Dr. Zsófia Gyarmathy contributes to a better understanding of English grammar
Dr. Zsófia Gyarmathy has received the drupa Prize 2016 for her doctoral thesis on a special grammar phenomenon in the English language so far not sufficiently researched by science. drupa recognised the 32-year old Hungarian for her doctoral thesis “Achievements, Durativity and Scales”. The prize comes with EUR 6,000 prize money and was presented by Claus Bolza-Schünemann (Chairman of the Management Board at Koenig & Bauer AG and Chairman of the drupa committee), Werner M. Dornscheidt (President & CEO of Messe Düsseldorf) and Prof. Dr. Anja Steinbeck (Chancellor of Heinrich-Heine University, Düsseldorf) as part of a ceremony held on 9 June at the Düsseldorf Congress Center Ost/East during drupa 2016.
In his laudatory speech Claus Bolza-Schünemann praised the prize-winner’s achievement considered extraordinary by a jury of experts. In addition to what is considered an extremely impressive work overall Dr. Zsófia Gyarmathy has succeeded in demonstrating the significance of “achievements” both in semantics and philosophy and mathematics but also in the development of artificial intelligence. The young scientist found an innovative approach to solving the scientifically much debated but so far insufficiently solved problem by subjecting several achievements to a “slow-motion observation”. Taking this approach even a non-continuous fact can be described in continuous form. On the basis of this theory the prize-winner developed a mathematical calculation model allowing achievements to be captured and processed in their strictly formally logical sense. With her work, the jury adds, Dr. Zsófia Gyarmathy has given the English language more clarity and to some extent also paved the way to the technological future of Print 4.0. In view of increasing digitisation, improved man-machine communication is the dominating theme. “We know or rather assume that there is still a long way for us to go,” says Claus Bolza-Schünemann, and adds: “But every journey starts with the first step. Dr. Gyarmathy has made an important contribution to this with her work.” What precisely is this doctoral thesis about? Each language has its peculiarities that puzzle scientists. When referring to events in English that occur while speaking, speakers use the continuous or progressive form, formed by adding the suffix -ing to verbs. “Mary is eating a piece of cake” – is a nice example of this grammar rule because this statement is made within another more prolonged process – the eating, for example.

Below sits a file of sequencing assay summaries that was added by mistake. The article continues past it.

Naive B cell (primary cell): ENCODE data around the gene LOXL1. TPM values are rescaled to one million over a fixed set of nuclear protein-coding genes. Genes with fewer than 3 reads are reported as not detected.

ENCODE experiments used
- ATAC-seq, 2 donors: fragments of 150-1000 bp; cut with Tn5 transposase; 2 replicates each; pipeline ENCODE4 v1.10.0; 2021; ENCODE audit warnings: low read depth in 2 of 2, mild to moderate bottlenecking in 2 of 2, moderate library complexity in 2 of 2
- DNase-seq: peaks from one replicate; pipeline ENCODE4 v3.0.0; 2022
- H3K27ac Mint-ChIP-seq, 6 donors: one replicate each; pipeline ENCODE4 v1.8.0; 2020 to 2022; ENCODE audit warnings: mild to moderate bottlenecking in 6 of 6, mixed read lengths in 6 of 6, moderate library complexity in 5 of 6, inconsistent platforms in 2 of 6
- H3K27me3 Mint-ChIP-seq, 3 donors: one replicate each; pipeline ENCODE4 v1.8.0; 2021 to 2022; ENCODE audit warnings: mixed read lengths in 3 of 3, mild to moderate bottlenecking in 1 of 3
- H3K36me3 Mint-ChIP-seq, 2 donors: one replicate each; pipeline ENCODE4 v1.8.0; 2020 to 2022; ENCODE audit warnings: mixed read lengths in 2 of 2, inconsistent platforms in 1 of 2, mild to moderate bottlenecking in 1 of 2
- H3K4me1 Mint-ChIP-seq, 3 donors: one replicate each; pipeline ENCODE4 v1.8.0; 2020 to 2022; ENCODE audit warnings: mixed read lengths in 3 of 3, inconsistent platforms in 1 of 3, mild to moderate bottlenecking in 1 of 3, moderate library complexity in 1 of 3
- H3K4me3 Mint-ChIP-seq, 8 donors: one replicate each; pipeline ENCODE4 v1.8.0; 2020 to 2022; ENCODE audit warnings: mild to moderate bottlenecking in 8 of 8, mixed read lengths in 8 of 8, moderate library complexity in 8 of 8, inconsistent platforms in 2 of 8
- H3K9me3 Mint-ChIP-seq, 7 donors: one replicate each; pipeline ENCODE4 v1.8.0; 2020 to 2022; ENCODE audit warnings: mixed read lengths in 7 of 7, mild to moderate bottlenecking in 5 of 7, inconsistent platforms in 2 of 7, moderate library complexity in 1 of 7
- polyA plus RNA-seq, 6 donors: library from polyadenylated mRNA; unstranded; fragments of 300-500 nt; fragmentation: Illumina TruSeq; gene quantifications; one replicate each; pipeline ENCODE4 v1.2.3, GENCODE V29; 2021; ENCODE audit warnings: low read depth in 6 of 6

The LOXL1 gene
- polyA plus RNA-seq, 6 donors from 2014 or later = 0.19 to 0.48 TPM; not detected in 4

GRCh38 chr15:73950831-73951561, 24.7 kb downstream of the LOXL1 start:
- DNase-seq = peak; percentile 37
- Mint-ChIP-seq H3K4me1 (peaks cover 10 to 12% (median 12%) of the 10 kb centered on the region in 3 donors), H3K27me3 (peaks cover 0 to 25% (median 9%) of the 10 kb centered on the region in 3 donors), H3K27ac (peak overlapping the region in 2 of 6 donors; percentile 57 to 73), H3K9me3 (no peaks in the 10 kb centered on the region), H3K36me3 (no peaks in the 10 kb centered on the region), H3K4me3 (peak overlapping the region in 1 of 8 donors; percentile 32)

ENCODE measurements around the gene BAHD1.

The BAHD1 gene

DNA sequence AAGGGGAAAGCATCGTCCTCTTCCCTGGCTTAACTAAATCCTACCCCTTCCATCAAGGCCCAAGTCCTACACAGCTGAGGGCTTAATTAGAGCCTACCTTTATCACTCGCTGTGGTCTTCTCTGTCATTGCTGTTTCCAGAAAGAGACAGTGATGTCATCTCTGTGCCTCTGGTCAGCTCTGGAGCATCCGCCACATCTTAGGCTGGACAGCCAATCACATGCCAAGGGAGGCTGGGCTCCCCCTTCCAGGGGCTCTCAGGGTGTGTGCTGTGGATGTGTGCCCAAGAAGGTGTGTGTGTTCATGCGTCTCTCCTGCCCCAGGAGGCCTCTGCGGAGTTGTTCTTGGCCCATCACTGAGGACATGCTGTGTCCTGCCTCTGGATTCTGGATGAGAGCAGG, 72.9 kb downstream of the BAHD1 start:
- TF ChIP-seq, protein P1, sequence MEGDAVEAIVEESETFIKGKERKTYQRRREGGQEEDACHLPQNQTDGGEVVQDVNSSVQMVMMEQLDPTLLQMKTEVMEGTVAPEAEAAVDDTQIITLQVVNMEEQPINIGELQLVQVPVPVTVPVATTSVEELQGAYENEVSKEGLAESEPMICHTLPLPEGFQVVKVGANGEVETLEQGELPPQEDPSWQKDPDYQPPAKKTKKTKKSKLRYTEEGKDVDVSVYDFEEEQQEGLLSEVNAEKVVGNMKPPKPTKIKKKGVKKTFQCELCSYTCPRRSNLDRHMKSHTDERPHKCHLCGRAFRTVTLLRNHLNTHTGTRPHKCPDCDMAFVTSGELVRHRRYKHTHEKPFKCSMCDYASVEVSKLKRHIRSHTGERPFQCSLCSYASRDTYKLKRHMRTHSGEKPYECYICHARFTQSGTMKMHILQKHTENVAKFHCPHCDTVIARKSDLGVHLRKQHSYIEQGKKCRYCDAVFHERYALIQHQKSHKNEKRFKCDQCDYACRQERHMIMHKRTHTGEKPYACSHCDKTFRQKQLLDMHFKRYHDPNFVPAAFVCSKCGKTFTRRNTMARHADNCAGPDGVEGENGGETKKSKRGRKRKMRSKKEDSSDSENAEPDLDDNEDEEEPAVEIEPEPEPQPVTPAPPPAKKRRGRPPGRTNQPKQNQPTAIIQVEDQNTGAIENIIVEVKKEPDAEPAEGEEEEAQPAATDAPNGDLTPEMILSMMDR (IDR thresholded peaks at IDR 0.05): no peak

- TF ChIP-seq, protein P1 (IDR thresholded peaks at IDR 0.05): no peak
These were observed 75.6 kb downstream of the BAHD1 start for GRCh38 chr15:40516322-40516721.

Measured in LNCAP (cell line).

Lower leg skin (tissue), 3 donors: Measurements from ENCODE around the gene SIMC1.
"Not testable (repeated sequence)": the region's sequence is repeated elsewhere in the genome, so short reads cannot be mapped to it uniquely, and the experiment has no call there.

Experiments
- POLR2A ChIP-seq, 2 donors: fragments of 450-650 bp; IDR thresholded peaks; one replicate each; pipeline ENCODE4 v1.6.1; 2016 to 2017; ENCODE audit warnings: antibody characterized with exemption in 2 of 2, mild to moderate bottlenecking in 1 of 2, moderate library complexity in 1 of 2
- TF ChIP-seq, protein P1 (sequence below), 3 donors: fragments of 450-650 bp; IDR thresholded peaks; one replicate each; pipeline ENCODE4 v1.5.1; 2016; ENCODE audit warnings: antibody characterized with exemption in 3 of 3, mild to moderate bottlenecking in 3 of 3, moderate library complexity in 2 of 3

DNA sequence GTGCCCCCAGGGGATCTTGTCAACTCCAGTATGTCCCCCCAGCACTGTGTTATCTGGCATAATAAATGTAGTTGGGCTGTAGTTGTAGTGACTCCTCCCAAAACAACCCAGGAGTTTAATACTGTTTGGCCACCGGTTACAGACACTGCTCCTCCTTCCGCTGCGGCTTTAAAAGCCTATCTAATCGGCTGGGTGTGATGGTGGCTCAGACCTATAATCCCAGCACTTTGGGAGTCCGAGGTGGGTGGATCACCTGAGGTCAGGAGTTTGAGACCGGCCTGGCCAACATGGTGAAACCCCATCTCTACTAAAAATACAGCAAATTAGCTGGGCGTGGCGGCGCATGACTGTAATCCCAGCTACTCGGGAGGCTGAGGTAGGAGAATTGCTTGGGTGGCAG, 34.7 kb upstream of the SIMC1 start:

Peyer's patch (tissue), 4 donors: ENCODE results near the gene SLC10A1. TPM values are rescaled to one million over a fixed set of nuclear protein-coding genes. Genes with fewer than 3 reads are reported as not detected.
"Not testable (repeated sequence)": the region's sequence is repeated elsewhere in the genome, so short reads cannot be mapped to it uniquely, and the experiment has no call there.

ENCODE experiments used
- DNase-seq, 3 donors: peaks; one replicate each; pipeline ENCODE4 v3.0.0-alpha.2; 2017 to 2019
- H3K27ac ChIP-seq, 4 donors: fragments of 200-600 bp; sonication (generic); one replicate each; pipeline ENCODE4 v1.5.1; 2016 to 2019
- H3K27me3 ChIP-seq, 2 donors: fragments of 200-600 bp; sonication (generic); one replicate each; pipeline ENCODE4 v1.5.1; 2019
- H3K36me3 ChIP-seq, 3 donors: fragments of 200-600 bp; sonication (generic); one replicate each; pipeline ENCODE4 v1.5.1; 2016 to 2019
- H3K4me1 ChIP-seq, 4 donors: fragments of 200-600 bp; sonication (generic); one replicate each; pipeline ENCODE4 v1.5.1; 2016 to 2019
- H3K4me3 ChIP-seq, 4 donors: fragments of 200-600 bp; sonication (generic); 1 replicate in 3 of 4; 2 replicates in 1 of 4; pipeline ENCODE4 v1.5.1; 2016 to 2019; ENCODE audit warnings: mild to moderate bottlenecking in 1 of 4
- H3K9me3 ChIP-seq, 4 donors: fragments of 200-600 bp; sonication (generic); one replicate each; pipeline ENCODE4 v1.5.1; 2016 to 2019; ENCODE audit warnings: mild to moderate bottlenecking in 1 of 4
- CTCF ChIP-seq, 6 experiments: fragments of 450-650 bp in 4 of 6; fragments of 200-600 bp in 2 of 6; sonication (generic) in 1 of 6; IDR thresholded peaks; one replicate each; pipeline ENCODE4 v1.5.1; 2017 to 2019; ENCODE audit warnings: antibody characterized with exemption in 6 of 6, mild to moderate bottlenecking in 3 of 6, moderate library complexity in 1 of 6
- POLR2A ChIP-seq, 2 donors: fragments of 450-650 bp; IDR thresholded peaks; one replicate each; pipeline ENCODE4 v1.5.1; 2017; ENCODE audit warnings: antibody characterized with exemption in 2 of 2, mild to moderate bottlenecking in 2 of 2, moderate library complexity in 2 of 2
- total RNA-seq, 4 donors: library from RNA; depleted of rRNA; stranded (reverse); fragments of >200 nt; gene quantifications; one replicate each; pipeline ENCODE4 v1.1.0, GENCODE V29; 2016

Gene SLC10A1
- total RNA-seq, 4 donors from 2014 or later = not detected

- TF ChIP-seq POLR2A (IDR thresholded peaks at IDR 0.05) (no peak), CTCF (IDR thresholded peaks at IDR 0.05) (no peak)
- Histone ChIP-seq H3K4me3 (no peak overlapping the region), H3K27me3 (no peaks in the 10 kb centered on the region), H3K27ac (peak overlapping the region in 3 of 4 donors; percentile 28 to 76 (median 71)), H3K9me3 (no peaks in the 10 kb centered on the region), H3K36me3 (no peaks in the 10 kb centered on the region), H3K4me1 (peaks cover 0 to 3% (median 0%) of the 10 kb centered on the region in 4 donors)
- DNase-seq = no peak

But it is also possible to apply the progressive form to predicates describing an immediate change of state as expressed in the sentence: “Tom is arriving” meaning that Tom is still on the train but will also soon be home. Such changes of state are described by Achievements – also referred to as predicates – which are regarded as predicates of non-continous, i.e. non-durative events. Achievements here do not describe a course but why is the progressive form used nevertheless? This is one of the questions Dr. Zsófia Gyarmathy addressed in her doctoral thesis completed in 2015 and rated as summa cum laude and she presented answers.
On the Prize Winner Dr. Zsófia Gyarmathy was born in Hungary. She successfully completed her Master’s in English Studies with theoretical linguistics as a focal and second subject at the University in Budapest. 2014 saw the linguist switch to the philosophical faculty at Heinrich-Heine University Düsseldorf, where she completely her doctoral thesis entitled “Achievements, Durativity and Scales” with honours last year. Dr. Zsófia Gyarmathy teaches formal semantics and formal logic as a scientific assistant at the philosophical faculty and she also worked in the fields of phonology and computer linguistics.
On the drupa Prize Every year Messe Düsseldorf awards the drupa Prize to the best doctoral thesis produced at the Philosophical Faculty of the HHU. From as early as 1978 it has already recognised the outstanding humanistic works of this Düsseldorf University and promotes the publication and dissemination of the theses with the prize money of EUR 6,000. The drupa Prize is adjudicated by a body of experts consisting of the Chancellor and Vice-Chancellor of Heinrich-Heine University, Düsseldorf, the Chairman of the drupa committee and the President & CEO of Messe Düsseldorf.